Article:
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Gestational Diabetes

Reviewed by: HU Medical Review Board | Last reviewed: October 2020.

Gestational diabetes is a type of diabetes that develops in some women when they are pregnant. Like other types of diabetes, gestational diabetes affects how cells use glucose (sugar), resulting in high blood sugar. However, in gestational diabetes, high blood glucose levels can affect your pregnancy and your baby’s health.1,2

Gestational diabetes affects nearly 10 percent of pregnancies in the United States each year. Some women have more than 1 pregnancy that is affected by gestational diabetes. This type of diabetes usually goes away after the baby is born. However, about 50 percent of women with gestational diabetes go on to develop type 2 diabetes.1,2

Understanding gestational diabetes and how to control your blood glucose levels during pregnancy can keep you and your baby healthy and prevent a complicated delivery.

What causes gestational diabetes?

Doctors do not know exactly what causes gestational diabetes, but they think hormones play a big role. During pregnancy, hormone levels change and make it harder for your body to make and use the insulin it needs. This is a hormone that your body uses to help glucose (sugar) get into cells so it can be used for energy. When your body becomes resistant to insulin or does not make enough, it causes your blood glucose levels to rise.2

Who should be screened for gestational diabetes and when should screening occur?

Women who have not previously been diagnosed with diabetes are usually screened for gestational diabetes between 24 and 28 weeks of pregnancy.1-3

If you are at high risk of diabetes, your doctor might screen you early in your pregnancy – likely at your first prenatal visit. Risk factors for diabetes include:3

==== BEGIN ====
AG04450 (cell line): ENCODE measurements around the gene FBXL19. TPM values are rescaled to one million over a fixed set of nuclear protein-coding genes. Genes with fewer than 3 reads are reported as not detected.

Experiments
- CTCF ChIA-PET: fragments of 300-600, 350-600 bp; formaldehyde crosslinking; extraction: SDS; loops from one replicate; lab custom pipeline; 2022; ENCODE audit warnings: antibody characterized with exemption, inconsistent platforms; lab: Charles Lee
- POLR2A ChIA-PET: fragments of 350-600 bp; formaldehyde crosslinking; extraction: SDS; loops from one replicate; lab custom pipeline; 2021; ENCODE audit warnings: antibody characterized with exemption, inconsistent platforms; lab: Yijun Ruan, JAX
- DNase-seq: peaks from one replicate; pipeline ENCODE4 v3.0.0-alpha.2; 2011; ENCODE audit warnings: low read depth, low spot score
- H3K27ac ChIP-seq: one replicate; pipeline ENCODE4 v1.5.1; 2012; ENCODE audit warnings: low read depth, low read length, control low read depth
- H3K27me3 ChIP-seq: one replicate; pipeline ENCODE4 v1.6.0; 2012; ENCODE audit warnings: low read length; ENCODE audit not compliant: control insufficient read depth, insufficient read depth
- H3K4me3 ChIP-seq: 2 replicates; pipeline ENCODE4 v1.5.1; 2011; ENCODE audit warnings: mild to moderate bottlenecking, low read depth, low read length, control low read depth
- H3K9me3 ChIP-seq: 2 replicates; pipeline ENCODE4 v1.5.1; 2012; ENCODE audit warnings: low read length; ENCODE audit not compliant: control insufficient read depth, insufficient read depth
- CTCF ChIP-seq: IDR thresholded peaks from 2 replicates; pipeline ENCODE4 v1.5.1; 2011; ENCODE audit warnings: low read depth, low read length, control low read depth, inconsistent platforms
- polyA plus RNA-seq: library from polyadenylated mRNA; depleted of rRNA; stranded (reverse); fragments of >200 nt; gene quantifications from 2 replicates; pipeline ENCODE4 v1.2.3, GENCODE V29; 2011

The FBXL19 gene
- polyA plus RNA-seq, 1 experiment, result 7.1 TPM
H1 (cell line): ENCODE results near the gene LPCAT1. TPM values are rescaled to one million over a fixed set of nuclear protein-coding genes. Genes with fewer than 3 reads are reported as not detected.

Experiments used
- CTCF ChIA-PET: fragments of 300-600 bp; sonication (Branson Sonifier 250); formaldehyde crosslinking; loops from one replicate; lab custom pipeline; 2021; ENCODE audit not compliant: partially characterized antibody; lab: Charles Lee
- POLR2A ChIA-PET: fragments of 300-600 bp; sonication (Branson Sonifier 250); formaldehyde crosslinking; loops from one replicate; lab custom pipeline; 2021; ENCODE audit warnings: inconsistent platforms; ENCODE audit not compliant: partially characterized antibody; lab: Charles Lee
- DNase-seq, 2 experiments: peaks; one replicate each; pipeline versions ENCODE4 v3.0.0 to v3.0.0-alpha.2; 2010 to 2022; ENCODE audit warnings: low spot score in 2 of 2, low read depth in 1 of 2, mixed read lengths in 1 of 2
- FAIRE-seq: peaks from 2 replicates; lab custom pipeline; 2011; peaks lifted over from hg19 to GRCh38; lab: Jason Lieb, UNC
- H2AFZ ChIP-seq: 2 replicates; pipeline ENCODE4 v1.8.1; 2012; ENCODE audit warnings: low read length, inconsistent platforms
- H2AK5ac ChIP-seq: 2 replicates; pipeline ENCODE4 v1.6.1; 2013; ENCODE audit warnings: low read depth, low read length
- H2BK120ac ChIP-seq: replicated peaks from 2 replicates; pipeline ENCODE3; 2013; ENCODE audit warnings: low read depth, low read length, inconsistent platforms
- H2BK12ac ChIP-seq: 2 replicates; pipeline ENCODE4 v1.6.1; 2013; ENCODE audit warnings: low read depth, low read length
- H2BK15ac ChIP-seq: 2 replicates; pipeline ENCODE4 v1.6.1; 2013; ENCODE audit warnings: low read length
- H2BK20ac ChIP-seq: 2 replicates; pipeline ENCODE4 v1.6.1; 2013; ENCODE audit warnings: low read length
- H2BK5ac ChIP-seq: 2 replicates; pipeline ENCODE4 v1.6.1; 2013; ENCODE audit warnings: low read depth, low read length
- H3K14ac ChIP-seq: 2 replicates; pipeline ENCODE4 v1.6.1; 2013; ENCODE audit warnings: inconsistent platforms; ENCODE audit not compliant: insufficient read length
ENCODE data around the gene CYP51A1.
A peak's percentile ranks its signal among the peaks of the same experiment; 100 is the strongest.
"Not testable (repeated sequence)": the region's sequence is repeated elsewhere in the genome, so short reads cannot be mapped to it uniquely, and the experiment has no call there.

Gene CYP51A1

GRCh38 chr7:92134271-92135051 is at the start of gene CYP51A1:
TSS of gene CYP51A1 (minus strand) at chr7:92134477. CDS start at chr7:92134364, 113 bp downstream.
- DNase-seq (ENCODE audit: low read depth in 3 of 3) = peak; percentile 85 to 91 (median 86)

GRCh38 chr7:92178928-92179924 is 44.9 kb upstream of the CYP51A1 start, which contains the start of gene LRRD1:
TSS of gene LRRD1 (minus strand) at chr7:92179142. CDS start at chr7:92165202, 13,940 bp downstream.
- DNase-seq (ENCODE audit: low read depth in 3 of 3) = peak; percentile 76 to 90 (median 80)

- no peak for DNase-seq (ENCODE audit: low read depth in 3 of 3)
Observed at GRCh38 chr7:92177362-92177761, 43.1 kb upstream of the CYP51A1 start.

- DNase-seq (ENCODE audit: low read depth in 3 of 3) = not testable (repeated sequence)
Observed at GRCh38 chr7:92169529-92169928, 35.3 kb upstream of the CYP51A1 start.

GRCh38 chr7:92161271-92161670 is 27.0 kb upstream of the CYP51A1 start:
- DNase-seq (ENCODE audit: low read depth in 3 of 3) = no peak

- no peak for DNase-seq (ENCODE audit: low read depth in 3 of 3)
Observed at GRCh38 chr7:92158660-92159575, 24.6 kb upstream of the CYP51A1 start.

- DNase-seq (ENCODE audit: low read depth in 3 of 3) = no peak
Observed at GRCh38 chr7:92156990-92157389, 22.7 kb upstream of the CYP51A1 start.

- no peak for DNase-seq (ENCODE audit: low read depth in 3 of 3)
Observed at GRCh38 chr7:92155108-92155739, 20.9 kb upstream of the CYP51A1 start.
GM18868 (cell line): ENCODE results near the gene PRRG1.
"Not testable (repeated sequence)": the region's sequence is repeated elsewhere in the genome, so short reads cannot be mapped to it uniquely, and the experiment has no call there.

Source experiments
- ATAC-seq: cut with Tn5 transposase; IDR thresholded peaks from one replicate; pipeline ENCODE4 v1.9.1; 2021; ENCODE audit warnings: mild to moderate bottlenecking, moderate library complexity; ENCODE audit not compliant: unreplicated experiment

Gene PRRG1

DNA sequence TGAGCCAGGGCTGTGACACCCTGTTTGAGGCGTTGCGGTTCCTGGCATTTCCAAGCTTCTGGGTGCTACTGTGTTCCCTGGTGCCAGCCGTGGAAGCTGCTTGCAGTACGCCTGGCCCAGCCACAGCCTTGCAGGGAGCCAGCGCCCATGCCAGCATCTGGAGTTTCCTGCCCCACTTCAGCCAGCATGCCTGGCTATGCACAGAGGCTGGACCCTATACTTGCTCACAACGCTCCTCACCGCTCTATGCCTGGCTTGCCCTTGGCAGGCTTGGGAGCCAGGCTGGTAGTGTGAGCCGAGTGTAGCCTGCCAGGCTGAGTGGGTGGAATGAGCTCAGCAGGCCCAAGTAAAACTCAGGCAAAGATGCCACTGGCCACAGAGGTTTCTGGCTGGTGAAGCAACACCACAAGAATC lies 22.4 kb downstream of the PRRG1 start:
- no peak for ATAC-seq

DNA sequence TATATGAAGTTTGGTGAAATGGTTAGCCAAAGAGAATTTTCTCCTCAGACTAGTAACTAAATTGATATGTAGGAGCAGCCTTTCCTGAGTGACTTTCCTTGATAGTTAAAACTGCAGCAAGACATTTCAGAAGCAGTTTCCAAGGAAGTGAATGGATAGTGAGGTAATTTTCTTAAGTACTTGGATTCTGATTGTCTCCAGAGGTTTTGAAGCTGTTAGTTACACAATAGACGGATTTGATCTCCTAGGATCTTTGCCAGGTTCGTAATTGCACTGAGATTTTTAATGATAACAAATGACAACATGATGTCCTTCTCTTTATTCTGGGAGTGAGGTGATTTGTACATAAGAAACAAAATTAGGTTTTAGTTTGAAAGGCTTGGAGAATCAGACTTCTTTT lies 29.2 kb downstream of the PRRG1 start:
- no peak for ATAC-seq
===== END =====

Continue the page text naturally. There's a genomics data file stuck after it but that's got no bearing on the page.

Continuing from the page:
• Being overweight or obese
  • Lack of physical activity
  • A history of gestational diabetes or prediabetes
  • Polycystic ovary syndrome (PCOS)
  • Family history of type 2 diabetes
  • Previously giving birth to a baby weighing more than 9 lbs

Additionally, women who have been diagnosed with gestational diabetes should have their blood glucose level checked 6 to 12 weeks after delivery. Women with a history of gestational diabetes should be screened for diabetes and prediabetes every 3 years.3

How is gestational diabetes diagnosed?

Gestational diabetes is screened for using an oral glucose tolerance test (OGTT). This is a blood test that checks your blood sugar levels before and after you drink a sweet drink that contains glucose (sugar). The test, which is also known as the glucose tolerance test, measures how your body responds to sugar.

1-hour oral glucose tolerance test

Most women first take the 1-hour test. This is usually done between 24 and 28 weeks of pregnancy. If you are at risk for gestational diabetes, your doctor may perform the OGTT sooner.4

  • You will drink about 8 ounces of a sweet glucose drink that has 2.6 ounces (75 grams) of sugar
  • 1 hour after finishing the drink, your blood glucose level will be measured again

3-hour oral glucose tolerance test

If you are at risk for gestational diabetes or have high blood sugar levels after the 1-hour test, your doctor may have you take the 3-hour OGTT. For that test, you will need to fast and provide another blood sample. After that:4

  • You will drink about 8 ounces of a sweet glucose drink that has 3.5 ounces (100 grams) of sugar
  • Your blood glucose level will be tested 1, 2, and 3 hours after finishing the drink

The American Diabetes Association uses the following OGTT blood glucose levels to diagnose gestational diabetes:2

  • 95 mg/dL or higher after fasting